Noteworthy News

Archive for January, 2015


Millions Live in ACA Coverage Gap

Nearly four million people who were supposed to be helped to health insurance through the Affordable Care Act remain uninsured today because they earn too much to qualify for Medicaid and not enough to qualify for the reform law’s health insurance subsidies. When the law was passed in 2010, it was supposed to provide Medicaid coverage for those earning up to 138 percent of the federal poverty level and offer subsidies to other low-income earners.  But when the Supreme Court made the reform law’s mandatory Medicaid expansion optional for states and some states chose not to expand their Medicaid programs, [&hellip

NAUH Calls for More Medical Residency Slots

In December, the House Energy and Commerce Committee invited stakeholders to submit comments on Medicare’s graduate medical education (GME) program. The National Association of Urban Hospitals has responded with a letter that addresses several of the issues the committee highlighted, most notably the adequacy of Medicare’s GME program in its current form.  NAUH urged the committee to increase the number of medical residency slots, frozen by law since 1997, to help address the country’s growing shortage of physicians. Many urban safety-net hospitals are teaching hospitals, giving them a major stake in this issue. See NAUH’s comments on Medicare’s graduate medical [&hellip

Will High Court Help Pave the Way to Higher Medicaid Payments?

In a case that could have nation-wide implications for health care providers, the U.S. Supreme Court will hear an appeal of a lower court decision that ordered the state of Idaho to raise Medicaid payments to providers serving the developmentally disabled because the state’s payments were too low. While litigants in some states have used the courts in recent years to seek redress for what they believed were inadequate Medicaid payments, Supreme Court action on that matter could have national implications:  if the court supports the state of Idaho’s appeal of the order to raise fees it could limit the [&hellip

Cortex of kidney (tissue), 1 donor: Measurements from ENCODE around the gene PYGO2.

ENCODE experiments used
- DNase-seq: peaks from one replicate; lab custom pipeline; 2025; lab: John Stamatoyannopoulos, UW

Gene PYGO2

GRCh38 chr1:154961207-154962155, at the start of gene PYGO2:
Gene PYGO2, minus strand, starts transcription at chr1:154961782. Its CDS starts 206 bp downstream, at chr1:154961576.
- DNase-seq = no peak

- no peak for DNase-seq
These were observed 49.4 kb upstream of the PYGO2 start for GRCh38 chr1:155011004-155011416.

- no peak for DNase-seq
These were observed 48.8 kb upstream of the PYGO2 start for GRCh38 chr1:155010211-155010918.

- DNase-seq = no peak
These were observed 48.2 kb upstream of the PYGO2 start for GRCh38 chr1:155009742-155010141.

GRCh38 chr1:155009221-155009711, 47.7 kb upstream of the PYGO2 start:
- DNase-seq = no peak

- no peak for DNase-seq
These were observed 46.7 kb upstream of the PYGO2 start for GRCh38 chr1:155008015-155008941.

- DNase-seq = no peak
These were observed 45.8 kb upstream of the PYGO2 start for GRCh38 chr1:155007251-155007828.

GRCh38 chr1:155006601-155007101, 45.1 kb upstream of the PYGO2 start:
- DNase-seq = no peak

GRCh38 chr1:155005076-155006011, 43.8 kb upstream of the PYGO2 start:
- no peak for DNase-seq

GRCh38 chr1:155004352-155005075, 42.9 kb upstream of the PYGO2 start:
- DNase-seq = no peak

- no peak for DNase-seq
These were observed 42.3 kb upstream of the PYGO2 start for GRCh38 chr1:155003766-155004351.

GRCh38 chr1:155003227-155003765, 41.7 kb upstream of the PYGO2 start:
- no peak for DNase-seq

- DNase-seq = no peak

NAUH Comments on Medicare Bill

Late last year, Representative Kevin Brady (R-TX), chair of the House Ways and Means Committee’s Health Subcommittee, released his “Hospital Improvement for Payment Act of 2014.” At the time, Rep. Brady invited comment on his Medicare proposal, which was widely viewed as a preview of the agenda he intended to pursue in 2015. Yesterday the National Association of Urban Hospitals (NAUH) sent Mr. Brady extensive comments on his bill.  Among the many issues NAUH addressed in its letter are the bill’s proposal for a new way for Medicare to pay for short hospital stays; its call for the annual publication [&hellip

Why All the Fuss About the IPAB?

Ever since it was established in the Affordable Care Act, the Independent Payment Advisory Board (IPAB) has been a magnet for criticism on both sides of the political aisle in Washington. Created to do what Congress is always reluctant to do – act when Medicare spending appears to be spiraling out of control – the IPAB exists today only on paper:  the president has never appointed anyone to its 15-member board, nor have the conditions that would require IPAB action under the reform 2010 reform law ever arisen. In a new commentary, the Commonwealth Fund takes a look at the [&hellip

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